FAYETTEVILLE — Arkansas offensive coordinator Jim Chaney had an easy task for sophomore Jonathan Williams earlier this spring.
He wanted the sophomore to use one word to describe his running style.
Williams — who is Arkansas’ leading returning rusher — thought for a second and came up with a good response: Elusive. But he quickly found out it wasn’t really the answer Chaney was hoping for as the Razorbacks began to install a new offense.
“I said, ‘Here’s the one word I want you to describe yourself: Physical,’” Chaney said.
The conversation is a prime example of the overwhelming theme of Arkansas’ spring, which will conclude at 2 p.m. today with the Red-White Game.
Arkansas’ new staff has spent the spring molding offensive players who were part of a finesse attack under coach Bobby Petrino into a smash mouth bunch built around a physical run game. Arkansas coach Bret Bielema is a realist, saying there’s no way the transformation can happen overnight. But the Razorbacks will put their progress on display when they take the field for the final time this spring.
The Razorbacks are certain to treat a crowd it hopes will reach a school record of 50,000 to plenty of power run plays today. It might not produce the same amount of big-play highlights through the air from spring games past, but it’s an important step in Arkansas’ plans to introduce a new offensive identity next season.
“It takes the makeup of the individuals on the football field,” Chaney said. “If they’re makeup isn’t such naturally, you’ve got to develop that. There’s a lot of things that go into that, but the mindset of smashing them, getting four yards and enjoying it is different than just smashing them. Some kids don’t enjoy the physical nature of the game of football. There’s been plenty of great players that haven’t enjoyed that.
“But what we’re trying to do is find those kids that do enjoy that and put them on the field and watch them enjoy it.”
The process began where it always does in the offseason: The weight room.
New strength coach Ben Herbert got his hands on the Razorbacks, beginning to mold them into players that would fit a power running scheme. Bielema said one key was adding lower body strength and the reason was simple: Arkansas’ front would have a better chance to move defenders off the line of scrimmage.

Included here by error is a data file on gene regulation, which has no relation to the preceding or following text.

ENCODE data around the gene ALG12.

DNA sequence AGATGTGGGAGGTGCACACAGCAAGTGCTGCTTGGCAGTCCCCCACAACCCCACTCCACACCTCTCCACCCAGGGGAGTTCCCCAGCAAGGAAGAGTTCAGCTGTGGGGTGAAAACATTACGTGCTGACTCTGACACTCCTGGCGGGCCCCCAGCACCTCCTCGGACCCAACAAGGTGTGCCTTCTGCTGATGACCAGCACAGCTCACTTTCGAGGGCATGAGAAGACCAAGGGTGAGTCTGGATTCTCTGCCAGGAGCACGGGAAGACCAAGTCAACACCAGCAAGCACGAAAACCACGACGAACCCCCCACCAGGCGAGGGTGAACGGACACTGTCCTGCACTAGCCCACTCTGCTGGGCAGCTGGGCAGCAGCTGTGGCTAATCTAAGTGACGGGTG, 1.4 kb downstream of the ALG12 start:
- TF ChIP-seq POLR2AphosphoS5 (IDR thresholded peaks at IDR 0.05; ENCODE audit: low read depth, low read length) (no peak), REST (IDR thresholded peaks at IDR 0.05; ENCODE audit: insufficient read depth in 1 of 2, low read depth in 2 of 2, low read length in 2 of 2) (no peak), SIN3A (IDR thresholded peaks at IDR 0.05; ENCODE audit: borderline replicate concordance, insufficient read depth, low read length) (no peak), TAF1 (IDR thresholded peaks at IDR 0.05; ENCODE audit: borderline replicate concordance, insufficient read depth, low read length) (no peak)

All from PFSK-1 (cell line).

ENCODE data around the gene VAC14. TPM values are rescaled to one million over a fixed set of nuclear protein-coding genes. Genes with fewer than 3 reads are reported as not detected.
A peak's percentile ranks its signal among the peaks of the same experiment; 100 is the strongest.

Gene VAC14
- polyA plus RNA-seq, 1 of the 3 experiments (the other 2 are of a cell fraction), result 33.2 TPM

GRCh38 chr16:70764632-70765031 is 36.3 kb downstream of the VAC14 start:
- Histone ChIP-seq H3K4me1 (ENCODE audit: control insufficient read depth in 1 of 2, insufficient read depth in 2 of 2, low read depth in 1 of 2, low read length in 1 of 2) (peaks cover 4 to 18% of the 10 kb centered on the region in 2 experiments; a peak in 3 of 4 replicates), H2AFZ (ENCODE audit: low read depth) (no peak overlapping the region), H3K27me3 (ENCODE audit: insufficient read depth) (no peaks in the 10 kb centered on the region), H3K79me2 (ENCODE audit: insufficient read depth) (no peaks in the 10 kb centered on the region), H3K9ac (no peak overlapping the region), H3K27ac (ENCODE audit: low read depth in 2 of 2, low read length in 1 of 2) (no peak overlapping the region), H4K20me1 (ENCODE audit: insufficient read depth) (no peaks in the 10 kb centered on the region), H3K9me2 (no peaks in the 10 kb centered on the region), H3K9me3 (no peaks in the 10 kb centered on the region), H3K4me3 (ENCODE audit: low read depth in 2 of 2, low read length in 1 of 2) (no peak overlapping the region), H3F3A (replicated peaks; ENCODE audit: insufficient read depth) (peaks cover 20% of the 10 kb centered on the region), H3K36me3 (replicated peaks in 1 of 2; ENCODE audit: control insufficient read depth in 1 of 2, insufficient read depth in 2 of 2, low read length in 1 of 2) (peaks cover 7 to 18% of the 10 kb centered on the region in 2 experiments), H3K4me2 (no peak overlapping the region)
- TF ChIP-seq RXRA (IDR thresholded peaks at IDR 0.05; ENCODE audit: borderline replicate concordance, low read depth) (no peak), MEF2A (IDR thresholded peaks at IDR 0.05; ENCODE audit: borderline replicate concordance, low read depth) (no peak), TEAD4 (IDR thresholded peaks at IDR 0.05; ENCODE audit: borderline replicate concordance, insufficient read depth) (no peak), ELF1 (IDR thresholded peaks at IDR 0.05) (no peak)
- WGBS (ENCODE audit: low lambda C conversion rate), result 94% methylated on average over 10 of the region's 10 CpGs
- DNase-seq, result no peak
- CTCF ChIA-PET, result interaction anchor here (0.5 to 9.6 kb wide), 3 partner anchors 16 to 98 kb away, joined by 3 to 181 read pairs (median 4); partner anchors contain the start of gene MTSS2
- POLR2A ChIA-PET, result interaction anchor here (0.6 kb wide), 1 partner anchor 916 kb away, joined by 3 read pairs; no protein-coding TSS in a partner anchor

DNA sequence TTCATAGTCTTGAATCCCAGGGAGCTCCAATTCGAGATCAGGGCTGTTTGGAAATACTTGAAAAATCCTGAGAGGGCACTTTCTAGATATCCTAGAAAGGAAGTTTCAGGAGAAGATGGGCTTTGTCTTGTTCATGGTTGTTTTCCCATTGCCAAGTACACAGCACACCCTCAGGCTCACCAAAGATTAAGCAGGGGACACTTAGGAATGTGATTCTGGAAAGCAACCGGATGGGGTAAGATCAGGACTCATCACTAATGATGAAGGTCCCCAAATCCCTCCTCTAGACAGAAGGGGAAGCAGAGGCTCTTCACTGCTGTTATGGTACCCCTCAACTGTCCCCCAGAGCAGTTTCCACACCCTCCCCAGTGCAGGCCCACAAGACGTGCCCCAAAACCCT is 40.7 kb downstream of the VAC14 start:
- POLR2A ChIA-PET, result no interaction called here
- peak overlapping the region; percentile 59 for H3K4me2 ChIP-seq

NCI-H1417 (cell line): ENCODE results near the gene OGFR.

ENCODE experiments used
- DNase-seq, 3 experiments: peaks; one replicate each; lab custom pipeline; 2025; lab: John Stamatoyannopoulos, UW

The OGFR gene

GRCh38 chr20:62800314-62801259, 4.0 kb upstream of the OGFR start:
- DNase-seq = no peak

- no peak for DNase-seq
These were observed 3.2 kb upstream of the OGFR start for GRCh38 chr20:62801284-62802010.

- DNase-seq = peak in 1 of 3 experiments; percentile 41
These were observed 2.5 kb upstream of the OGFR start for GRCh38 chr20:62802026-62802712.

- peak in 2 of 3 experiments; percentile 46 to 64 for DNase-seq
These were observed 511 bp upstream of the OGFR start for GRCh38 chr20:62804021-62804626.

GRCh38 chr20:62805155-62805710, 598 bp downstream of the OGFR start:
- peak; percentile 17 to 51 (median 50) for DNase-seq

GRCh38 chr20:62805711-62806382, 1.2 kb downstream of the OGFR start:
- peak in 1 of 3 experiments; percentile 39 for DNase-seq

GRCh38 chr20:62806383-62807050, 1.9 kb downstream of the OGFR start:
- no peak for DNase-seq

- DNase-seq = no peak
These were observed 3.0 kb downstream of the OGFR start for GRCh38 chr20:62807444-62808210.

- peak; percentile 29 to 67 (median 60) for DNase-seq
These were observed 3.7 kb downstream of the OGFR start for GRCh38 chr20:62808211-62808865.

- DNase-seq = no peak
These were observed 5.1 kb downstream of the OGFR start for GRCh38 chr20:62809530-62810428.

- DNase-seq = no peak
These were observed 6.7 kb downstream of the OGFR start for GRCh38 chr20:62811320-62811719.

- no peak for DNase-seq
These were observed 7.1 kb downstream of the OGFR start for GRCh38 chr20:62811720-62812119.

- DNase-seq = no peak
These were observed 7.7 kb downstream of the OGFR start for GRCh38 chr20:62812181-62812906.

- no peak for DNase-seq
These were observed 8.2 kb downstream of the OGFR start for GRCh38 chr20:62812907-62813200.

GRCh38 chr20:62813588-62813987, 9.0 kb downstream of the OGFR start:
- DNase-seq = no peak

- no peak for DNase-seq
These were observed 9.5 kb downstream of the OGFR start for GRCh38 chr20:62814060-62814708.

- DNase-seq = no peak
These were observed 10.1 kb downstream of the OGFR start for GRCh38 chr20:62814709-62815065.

But more strength isn’t the only solution. A new mentality is vital as well and Arkansas has tried to identify the players who won’t shy away from physical play beginning with its offensive line.
“It’s the game of football,” Arkansas guard Brey Cook said. “You’ve got to be nasty sometimes. That’s fun. Go out there and push guys around.”
Drill work this spring has been catered to identify those who excel at it. Bielema has his own terms, saying he’s trying to test the manhood of players.
One example: The Razorbacks participate in what Bielema calls a “Hog drill” early in practice. He pushes players into one-on-one battles that test toughness and determination. Matchups are drawn up before practices begin and Bielema said the criteria for developing them are at his discretion.
“If I see two guys I know don’t necessarily get along and they’re a little chippy with one another I’ll purposely put them head to head,” Bielema said. “Or if I see a guy I kind of want to test his manhood a little bit, I’ll put him against a really, really good player and see how he responds. And vice versa.”
Arkansas has also spent a good chunk of its practice time working on inside drills, where run plays are called again and again into the teeth of the defense.
There’s no way to fool the defense. But the offense’s task is to be productive anyway.
“We’re running power straight at you,” Arkansas fullback Kiero Small said. “The defense knows it’s coming. … If you can get four yards, five yards, six yards, eventually the defense is going to wear down and that’s what we’re trying to do.”
Bielema said before the spring begins he wants that inside drill to be the highlight of each practice and the Razorbacks have certainly marveled at the time devoted to it.
“That’s what we’ve been trying to do this spring, really pound the ball and kind of create an identity for ourselves,” Arkansas tight end Austin Tate said. “The coaches demand hard-nosed football, and that’s what we’re going to give them.”
Every repetition is critical for an offense that didn’t seem to have much success with a power run game in the past. Arkansas ranked last in the SEC in rushing last season (118.7 yards a game) and 13th in red zone efficiency (70.8 percent).
Its second scrimmage of the spring showed some improvement. Arkansas spent portions of the practice with the ball at the four-yard line. The offense dug in and scored touchdowns on five of those six possessions in the red zone.
“A lot of people think the defense gets after people,” Small said. “But as an offense, as a power offense, you’ve got to want to get after people. That’s pretty much what we’re adapting to. … When you can punch the ball in — it’s on the goal line and they know it’s coming - when you can do that, that’s big for our offense.”
There’s no doubt Arkansas is far from a finished product.
After all, the Razorbacks can only accomplish so much in 15 practices.
But Williams is confident Arkansas will wrap up the spring by taking important steps in developing its new offensive identity. At the very least, Williams knows his mentality has changed after his conversation with Chaney.
“If you have a mindset that you’re going to run physical, the elusive stuff with come,” Williams said. “I definitely want to have that mindset that I’m going to punish people when I run.”